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Prenatal vitamins: Why they matter, how to choose
When should I start taking prenatal vitamins?
Ideally, you'll start taking prenatal vitamins before conception. The baby's neural tube, which becomes the brain and spinal cord, develops during the first month of pregnancy — perhaps before you even know that you're pregnant.
What if the vitamins are tough to swallow?
If you have trouble swallowing standard prenatal vitamins, you might try the chewable variety — or ask your health care provider about other options.
How long should I take prenatal vitamins?
It's best to take prenatal vitamins throughout your entire pregnancy. Your health care provider might recommend continuing to take prenatal vitamins after the baby is born — especially if you're breast-feeding.
Do prenatal vitamins have any side effects?
Some women feel queasy after taking prenatal vitamins. If this happens to you, take your prenatal vitamin with a snack or before you go to bed at night.
In other cases, the iron in prenatal vitamins contributes to constipation. To prevent constipation:
- Drink plenty of fluids
- Include more fiber in your diet
- Include physical activity in your daily routine, as long as you have your health care provider's OK
- Ask your health care provider about using a stool softener
If these tips don't seem to help, ask your health care provider about other options. He or she might recommend another type of prenatal vitamin or separate folic acid, calcium with vitamin D, and iron supplements.Previous page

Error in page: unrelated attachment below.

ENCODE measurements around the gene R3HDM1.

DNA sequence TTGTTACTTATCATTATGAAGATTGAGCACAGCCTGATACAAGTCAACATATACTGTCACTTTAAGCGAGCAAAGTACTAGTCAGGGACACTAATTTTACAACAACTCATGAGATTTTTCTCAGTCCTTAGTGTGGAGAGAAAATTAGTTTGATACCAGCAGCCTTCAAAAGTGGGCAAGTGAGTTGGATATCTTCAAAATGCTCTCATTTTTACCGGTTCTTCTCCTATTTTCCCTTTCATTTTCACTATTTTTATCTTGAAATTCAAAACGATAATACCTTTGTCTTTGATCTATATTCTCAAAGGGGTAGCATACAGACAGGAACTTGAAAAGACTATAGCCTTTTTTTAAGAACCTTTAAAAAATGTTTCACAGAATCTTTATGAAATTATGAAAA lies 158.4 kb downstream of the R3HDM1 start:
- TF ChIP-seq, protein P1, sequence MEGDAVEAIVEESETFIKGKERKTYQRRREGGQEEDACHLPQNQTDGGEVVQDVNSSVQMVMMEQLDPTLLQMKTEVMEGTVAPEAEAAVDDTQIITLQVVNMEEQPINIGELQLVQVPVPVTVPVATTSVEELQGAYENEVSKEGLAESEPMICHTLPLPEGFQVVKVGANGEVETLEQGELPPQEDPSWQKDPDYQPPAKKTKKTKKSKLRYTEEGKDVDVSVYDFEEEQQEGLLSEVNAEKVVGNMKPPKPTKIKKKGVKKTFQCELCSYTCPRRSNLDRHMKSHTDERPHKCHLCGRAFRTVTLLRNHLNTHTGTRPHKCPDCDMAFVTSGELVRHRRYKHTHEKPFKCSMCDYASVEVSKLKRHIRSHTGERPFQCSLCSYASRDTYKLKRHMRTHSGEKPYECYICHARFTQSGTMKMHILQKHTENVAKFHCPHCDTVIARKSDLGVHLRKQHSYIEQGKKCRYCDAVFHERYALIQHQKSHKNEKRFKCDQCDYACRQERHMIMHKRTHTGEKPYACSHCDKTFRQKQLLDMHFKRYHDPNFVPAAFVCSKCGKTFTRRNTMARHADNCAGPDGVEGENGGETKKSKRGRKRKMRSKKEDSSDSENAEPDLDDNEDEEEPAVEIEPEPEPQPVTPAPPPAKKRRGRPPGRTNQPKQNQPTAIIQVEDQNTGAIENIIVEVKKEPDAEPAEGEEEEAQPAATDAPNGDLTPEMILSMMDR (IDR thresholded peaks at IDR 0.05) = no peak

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- Hochberg L, et al. Folic acid for prevention of neural tube defects. http://www.uptodate.com/index. Accessed Jan. 9, 2012.
- Nutrition during pregnancy. The American College of Obstetricians and Gynecologists. http://www.acog.org/~/media/For%20Patients/faq001.ashx?dmc=1&ts=20111213T1231389718. Accessed Jan. 9, 2012.
- Haider BA, et al. Effect of multiple micronutrient supplementation during pregnancy on maternal and birth outcomes. BMC Public Health. 2011;11:s19.
- Oken E. Risks and benefits of fish consumption and fish oil supplements during pregnancy. http://www.uptodate.com/index. Accessed Jan. 9, 2012.
- Mulligan ML, et al. Implications of vitamin D deficiency in pregnancy and lactation. American Journal of Obstetrics and Gynecology. 2010;202:429.e.
- Constipation. National Digestive Diseases Information Clearinghouse. http://digestive.niddk.nih.gov/ddiseases/pubs/constipation. Accessed Jan. 9, 2012.
- Smith JA, et al. Treatment and outcome of nausea and vomiting of pregnancy. http://www.uptodate.com/index.html. Accessed Jan. 9, 2012.
- Murry MM (expert opinion). Mayo Clinic, Rochester, Minn. Jan. 10, 2012.